The mint bush continues to thrive, even with some killing frosts in the past two weeks, which just amazes me. Supposedly the plants grow best in wet soil with partial sunlight, though this bush has grown in a south-facing garden with full sun and has far exceeded my expectations. I have to trim it frequently to keep it in check, but we’ve had so many uses for it that trimming is not a hardship. Because we want to keep some mint on hand during the winter, I’m rooting some stems in soil and some in water to see which ones root faster, then will transplant in a pot for our indoor garden. Most varieties of mint propagate easily with either method.
Today I sipped fresh mint tea with honey while canning the mint apple jelly. Though I like jelly made from fresh apples, I was short on time and chose a recipe that starts with apple juice. I chose a natural type that hasn’t strained all the flavor out and was rewarded with a golden amber jelly with an aroma that made me think of making apple mint tea. The mint infused the apple juice quickly and permeated the air in the kitchen. I couldn’t resist the urge to stand over the pot and take in the wonderful aroma.
This is my contribution to the third anniversary edition of Weekend Herb Blogging, a weekly event founded by the talented Kalyn of Kalyn’s Kitchen. She has some celebration giveaways going on, so don’t forget to check those out, then visit her blog again next week for the round-up!
- 32 ounces (946 mil) apple cider or juice
- 1 cup (40 g) fresh mint leaves (lightly packed), rinsed well and drained
- 1.75 ounce (49 g) package powdered pectin, not the low sugar kind
- 4-1/2 cups (788 g) granulated sugar
- Sterilize jars, rings, and lids according to the instructions in Home Canning (Boiling Water Method). Keep the jars in the canning pot and the lids and bands in the 3-quart pot with hot, not boiling, water.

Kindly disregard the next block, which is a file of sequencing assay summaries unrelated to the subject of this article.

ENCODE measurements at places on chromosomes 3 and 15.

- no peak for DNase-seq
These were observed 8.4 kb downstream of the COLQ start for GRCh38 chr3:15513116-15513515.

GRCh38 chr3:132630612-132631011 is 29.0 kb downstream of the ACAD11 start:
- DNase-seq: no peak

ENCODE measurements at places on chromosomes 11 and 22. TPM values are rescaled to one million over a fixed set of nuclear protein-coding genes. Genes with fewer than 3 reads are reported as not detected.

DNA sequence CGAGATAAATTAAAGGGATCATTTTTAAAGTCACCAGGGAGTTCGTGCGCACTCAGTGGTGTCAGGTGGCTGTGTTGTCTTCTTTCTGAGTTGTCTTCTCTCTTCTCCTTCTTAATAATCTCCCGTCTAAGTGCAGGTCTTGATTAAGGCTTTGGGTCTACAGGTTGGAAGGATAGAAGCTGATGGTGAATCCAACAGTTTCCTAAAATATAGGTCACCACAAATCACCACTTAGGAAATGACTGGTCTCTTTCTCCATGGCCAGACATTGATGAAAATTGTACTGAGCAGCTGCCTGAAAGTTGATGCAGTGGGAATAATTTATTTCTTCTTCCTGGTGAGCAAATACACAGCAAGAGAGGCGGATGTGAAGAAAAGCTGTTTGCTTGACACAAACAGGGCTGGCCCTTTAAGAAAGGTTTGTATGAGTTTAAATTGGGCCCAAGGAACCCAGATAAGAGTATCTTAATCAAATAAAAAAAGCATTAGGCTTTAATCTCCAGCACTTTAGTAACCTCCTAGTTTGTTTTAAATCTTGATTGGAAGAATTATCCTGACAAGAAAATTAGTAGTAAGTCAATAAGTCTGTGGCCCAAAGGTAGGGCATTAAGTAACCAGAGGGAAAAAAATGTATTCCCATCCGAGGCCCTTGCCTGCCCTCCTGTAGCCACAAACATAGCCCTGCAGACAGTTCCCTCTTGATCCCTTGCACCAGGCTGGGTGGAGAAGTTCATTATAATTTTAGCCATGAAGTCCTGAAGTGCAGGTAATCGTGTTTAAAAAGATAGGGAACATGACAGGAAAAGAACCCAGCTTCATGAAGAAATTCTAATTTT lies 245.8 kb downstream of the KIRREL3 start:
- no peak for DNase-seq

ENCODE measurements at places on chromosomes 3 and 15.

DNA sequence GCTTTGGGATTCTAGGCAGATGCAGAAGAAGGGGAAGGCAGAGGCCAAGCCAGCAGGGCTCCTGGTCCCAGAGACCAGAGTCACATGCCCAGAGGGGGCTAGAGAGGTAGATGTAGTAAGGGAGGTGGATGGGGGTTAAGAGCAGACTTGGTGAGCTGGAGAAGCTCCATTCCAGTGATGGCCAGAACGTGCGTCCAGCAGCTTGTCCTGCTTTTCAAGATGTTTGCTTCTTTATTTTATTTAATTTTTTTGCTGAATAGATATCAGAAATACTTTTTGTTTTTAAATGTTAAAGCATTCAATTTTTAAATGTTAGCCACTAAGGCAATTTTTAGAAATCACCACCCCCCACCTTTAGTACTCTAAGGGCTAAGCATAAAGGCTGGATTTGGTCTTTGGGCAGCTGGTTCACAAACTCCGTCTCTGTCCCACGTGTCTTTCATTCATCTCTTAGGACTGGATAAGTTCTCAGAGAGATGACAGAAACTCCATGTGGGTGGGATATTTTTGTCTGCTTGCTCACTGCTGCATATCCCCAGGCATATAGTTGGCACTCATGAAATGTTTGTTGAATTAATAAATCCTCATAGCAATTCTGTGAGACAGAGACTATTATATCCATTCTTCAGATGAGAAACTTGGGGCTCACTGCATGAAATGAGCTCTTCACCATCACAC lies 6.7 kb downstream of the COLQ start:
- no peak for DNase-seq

- Pour the apple cider into the 6-quart pot and add the mint. Cover and bring to a boil, then turn off the heat and allow to infuse for 10 minutes. Strain out the mint leaves.
- Stir the pectin into the hot apple cider. Bring to a boil, then add the sugar.
- Bring back to a hard boil and continue for 1 minute, uncovered, stirring constantly.
- Skim the foam off the top of the mixture.
- Pour into hot jars, leaving about 1/4-inch head space, and run the plastic spatula around the inside of the jar to remove any bubbles. Add the hot lids and bands, twisting the bands just until finger tight.
- Process for 10 minutes covered, then remove lid and process for 5 more minute, uncovered. Remove jars from canning pot and sit on a cutting board or other heat resistant surface. Leave until you hear the pops, indicating the jars sealed. Store in a dark, cool place for up to one year. If any jars don't seal, store in the refrigerator and use within a week.
4 to 6-quart pot with lid
10-quart canning pot with lid or similar
6 half-pint jelly jars (When canning jelly, I always add one 4 ounce jar + lid + band as back up for any extra. It's just a thing I do, but I almost always need the extra.)
Prep time does not include time to prepare jars and canning equipment.